Tag Archives: 9/11

Sobering

Is it just me or is the shock and exhilaration of Bin Laden’s demise starting to wear off? We’ve waited so long for justice, and when it happened, we rightfully celebrated. But then I’ve kept going back to that image of people dancing after 9/11 and burning the U.S. flag (although I just found according to Snopes.com, it was false footaging), and comparing that to last night’s jubilant crowds outside of the White House and at Ground Zero.

Source: AP Photo / Charles Dharapak

Imagine it from their point of view — not that I’d ever, ever stand up for terrorists — Bin Laden was a mastermind, evil, horrific man who caused so much despicable cruelty; but, those across the world may look at our celebration of Bin Laden’s death with similar horror and disgust. Imagine an innocent young child, growing up in the Middle East with only these images to represent the entire American nation.  My brother was only five when 9/11 happened, and at the time we lived 25 miles away from Ground Zero – we watched the chaos from our living rooms – on TV and through our windows. It would have been quite easy to translate those images into a dominant story — all Muslims are this way; they are all out to get us. We didn’t let that happen, of course, but imagine how it could.

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An Arizona (Bubble) State of Mind

In my experience, Arizona is a bubble that shields us from national events or disasters. I haven’t pinpointed an exact cause, but I surmise it has something to do with the state’s culture and location. We’re not on either coast, and we’ve got so much land between us and adjoining states that it’s easy to feel isolated. Moreover, when the sun is shining nearly 24/7, it can be difficult to stay focused on something difficult or upsetting that’s happening thousands of miles away. Also, we don’t interact with people on a day to day basis, so it’s hard to cultivate a collaborative concern over something.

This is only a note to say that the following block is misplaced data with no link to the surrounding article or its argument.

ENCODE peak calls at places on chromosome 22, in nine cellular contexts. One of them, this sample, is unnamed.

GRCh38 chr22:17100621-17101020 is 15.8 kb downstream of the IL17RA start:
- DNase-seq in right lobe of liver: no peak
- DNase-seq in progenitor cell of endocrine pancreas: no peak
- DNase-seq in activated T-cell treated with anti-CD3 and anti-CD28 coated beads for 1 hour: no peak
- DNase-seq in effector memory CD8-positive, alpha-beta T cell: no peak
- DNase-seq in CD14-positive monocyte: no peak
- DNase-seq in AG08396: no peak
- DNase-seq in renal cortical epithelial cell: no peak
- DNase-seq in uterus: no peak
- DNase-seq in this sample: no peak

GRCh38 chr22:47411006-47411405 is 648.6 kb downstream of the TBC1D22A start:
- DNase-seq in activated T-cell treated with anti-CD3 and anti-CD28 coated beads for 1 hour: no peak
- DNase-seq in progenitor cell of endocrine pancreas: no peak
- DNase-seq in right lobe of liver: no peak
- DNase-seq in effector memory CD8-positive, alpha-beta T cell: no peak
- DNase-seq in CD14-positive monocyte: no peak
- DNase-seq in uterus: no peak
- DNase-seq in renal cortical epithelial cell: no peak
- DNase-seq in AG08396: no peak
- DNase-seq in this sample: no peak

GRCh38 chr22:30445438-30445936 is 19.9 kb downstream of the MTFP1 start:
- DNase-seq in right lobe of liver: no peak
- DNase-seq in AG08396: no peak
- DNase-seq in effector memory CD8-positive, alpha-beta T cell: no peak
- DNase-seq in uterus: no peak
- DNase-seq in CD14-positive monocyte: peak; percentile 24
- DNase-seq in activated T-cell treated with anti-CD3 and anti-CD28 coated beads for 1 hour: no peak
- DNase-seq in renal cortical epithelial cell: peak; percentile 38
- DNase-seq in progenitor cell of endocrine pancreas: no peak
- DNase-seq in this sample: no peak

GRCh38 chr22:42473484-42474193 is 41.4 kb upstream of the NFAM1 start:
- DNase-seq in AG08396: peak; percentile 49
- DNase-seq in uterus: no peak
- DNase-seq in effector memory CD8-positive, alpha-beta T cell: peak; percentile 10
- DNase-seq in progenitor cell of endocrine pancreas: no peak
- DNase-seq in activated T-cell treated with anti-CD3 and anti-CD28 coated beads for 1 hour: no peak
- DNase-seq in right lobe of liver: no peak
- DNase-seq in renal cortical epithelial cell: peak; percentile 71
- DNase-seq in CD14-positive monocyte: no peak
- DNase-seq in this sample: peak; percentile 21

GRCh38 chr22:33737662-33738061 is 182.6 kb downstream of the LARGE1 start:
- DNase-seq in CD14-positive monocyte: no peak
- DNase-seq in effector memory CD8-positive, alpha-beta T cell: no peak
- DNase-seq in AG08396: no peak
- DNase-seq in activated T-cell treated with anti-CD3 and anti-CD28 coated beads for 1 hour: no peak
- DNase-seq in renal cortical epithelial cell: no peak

When 9/11 happened, I lived about 30 miles away from the towers. The entire tri-state area shutdown; all of the tunnels, bridges, and major buildings were evacuated and closed. The sentiment was of complete systemic shock – for weeks and months. People spoke with their neighbors, friends, relatives, and complete strangers on the street about it. As you probably heard, there was an incredibly unified feel between people. However, when my family moved to AZ in January of ’02, the emotional climate was completely different. Yes, everyone had been wholly shocked by what happened, and yes sympathy was unbounded for the tragedy, but no one really heard details everyday, and there was a definite disconnect in understanding the severity of the situation, in my opinion.  The same is true for other newsworthy events nationwide, and perhaps globally. When planes crash in India, economic crises hit Greece, hurricanes strike in New Orleans, terrorists fail to explode a car in Times Square, or even an oil spill occurs in the Gulf of Mexico, we see a snippet or a sound clip, but we don’t really feel it here in Arizona. I don’t really feel it here in Arizona.

Let’s take the oil spill. We hear it on the news, in the paper, online, everywhere, but there’s no real connection between us and the spill. All I hear is politics – words. This person accusing that one of lack of action, that one claiming it’s Obama’s “Katrina,” and some other dolt claiming to have experience that she/he doesn’t have. It’s so contrived by the media whores. There are numbers and statistics, but the entire situation has been so oversaturated that it’s lost all meaning for me. I feel completely isolated from it.

In New York,  I felt more invested in the outcome of the ordeal than I am here.  Maybe, aside from location, it’s also due to the type of communities that surround us. In NY, I felt like I was part of a community – lots of different people from various backgrounds going through the day together in the subway, the bus, or on the streets. I felt invested in humanity, so to speak. Here, we don’t talk to our neighbors, or bump into each other on the street. We drive everywhere, run into our homes to hide from the furnace outside, and don’t really interact. Our friends live miles away, and we usually can’t get there without driving. The culture of the state is to enclose each of us in an air-conditioned bubble for six months out of the year. So how can we expect to feel personally connected to events occuring around the country and the world?

I don’t know how to fix this, to be honest. It’s an easy bubble to get trapped in – any ideas?

What do YOU think about this bubble? Can you relate, or am I only speaking for myself?